An increased chance of an injury
Longer prep time
The duller the knife, the more difficult it is to get it nice and sharp again. If you’re not sure if it’s time to sharpen your Japanese knife, take a sheet of copy paper and try to cut it with your knife. Make sure to start at the heel of the knife and slice all the way to the tip. This checks the entire length of the blade. If the job isn’t quick and easy, it’s time for another sharpening.
1. Consider the Type of Whetstone
Whetstones come in different grits. If your whetstone is medium or coarse, you should soak it in water for roughly 15 minutes, but if it is fine, simply rinse it off by hand with some water. If you have a base, make sure you use it because your hands will be more comfortable throughout the process. If you’re sharpening a kitchen knife with a whetstone and no base, make sure to place it on something like shelf-lining paper or even a wet washcloth so it doesn’t move around as you sharpen the knife.
2. Position Your Fingers Properly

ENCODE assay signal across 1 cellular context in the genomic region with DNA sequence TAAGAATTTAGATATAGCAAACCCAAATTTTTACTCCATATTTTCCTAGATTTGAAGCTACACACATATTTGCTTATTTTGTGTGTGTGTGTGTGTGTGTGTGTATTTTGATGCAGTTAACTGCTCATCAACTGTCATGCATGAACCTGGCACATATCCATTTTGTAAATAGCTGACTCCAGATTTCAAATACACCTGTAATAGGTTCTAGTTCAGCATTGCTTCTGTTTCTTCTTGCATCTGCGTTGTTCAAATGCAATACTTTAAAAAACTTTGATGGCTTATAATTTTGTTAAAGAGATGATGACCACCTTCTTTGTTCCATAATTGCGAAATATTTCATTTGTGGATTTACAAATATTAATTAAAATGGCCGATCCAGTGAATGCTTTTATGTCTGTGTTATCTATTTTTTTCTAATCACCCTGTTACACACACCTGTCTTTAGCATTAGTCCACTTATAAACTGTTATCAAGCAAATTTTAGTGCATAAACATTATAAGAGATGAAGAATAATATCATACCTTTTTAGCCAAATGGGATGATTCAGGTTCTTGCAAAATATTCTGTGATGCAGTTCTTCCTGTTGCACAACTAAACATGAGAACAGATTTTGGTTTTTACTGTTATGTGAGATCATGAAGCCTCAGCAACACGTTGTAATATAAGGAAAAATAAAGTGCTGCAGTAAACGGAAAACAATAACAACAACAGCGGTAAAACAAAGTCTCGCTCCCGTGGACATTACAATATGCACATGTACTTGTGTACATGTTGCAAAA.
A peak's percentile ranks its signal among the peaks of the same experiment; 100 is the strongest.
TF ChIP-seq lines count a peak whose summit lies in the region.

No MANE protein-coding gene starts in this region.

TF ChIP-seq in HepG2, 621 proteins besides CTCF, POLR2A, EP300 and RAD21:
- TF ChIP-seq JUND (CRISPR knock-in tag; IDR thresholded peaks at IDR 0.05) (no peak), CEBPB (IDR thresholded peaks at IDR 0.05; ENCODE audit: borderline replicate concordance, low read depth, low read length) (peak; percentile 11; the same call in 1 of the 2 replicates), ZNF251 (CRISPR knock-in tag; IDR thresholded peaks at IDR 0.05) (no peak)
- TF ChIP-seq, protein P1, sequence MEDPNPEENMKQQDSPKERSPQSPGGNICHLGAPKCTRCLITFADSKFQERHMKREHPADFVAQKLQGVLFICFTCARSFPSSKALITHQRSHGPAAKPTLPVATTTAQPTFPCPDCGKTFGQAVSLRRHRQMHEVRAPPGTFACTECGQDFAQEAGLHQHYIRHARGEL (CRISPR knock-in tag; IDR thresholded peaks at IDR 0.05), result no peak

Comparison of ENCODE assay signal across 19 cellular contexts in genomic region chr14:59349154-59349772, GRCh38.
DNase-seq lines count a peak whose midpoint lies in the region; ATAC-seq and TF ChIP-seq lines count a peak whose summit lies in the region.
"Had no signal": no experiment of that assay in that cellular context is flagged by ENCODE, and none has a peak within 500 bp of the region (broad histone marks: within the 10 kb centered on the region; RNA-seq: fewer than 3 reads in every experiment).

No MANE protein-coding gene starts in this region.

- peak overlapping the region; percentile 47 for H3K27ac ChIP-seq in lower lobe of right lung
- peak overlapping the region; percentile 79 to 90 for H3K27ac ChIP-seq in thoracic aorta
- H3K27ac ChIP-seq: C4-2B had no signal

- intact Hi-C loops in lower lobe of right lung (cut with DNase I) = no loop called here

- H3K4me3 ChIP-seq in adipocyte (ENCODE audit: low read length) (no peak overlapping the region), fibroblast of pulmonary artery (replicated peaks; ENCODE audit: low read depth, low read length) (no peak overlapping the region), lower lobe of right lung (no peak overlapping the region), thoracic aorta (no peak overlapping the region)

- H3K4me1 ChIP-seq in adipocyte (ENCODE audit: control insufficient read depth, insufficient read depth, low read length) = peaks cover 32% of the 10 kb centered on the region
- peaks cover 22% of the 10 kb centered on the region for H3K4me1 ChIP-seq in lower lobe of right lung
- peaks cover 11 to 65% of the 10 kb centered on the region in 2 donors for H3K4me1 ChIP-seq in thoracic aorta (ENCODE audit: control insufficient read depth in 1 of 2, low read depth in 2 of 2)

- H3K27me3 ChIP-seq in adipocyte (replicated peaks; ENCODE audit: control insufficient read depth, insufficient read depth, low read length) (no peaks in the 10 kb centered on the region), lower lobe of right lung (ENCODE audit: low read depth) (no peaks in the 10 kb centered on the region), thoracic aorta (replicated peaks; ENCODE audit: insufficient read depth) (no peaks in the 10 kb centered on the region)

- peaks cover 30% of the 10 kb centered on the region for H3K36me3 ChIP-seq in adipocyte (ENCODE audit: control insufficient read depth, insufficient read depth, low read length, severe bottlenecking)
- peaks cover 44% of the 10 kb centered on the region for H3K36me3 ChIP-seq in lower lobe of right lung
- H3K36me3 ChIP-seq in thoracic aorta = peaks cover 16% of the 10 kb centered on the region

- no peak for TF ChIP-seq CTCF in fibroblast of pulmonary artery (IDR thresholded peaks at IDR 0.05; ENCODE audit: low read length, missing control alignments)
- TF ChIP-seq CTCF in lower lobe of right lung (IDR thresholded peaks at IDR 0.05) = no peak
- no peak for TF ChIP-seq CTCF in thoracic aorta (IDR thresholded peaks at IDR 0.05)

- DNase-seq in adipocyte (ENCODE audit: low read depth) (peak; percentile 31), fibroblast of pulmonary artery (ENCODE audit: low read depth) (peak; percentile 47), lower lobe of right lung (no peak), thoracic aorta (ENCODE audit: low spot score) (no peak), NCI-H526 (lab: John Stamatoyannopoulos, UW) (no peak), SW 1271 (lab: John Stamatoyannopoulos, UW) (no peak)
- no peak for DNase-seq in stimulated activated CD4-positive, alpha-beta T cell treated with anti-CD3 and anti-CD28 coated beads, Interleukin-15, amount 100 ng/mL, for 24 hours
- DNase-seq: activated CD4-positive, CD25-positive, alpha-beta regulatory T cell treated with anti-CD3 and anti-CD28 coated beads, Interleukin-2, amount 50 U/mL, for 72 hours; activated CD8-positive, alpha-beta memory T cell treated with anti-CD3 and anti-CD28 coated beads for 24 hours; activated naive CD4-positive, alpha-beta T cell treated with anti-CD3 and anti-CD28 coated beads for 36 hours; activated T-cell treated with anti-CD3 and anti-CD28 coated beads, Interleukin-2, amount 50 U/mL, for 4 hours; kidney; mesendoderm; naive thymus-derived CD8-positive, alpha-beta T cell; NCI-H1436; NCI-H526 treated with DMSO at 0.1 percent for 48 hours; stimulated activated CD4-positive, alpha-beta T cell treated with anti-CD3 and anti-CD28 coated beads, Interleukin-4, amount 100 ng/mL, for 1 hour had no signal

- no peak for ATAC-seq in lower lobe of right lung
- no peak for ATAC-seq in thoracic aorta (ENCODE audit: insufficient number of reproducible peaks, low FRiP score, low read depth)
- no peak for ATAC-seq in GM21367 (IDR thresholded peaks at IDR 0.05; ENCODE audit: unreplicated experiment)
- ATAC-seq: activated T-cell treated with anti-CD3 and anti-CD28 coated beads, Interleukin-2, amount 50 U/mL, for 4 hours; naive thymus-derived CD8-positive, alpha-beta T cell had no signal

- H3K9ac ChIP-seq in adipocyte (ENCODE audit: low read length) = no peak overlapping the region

For sharpening Japanese knives the right way, make sure your index finger is placed on the knife’s spine and your thumb is on the blade’s flat side as shown in the picture above. The other fingers should be placed around the handle so you can get a good grip on the knife. When looking down at the knife relative to the whetstone, it should be at roughly a 45-degree angle. When sharpening, sharpen the heel of the blade first, and always use the other hand to guide the knife and make sure the blade is always flat against the whetstone. As you sharpen gradually move your fingers pressing down on the edge up the blade to sharpen each section of the blade up to the tip. Japanese knives typically have a 15-degree angle on each side if it is double-bevel, and about 20 degrees if it is a single-bevel.
It can take a few tries to make sure you position your hands and fingers properly when sharpening a quality Japanese knife, but it’s important to get it right so the job is done efficiently and the knife remains sharp for as long as possible.
3. Make Sure Your Body Is in the Right Position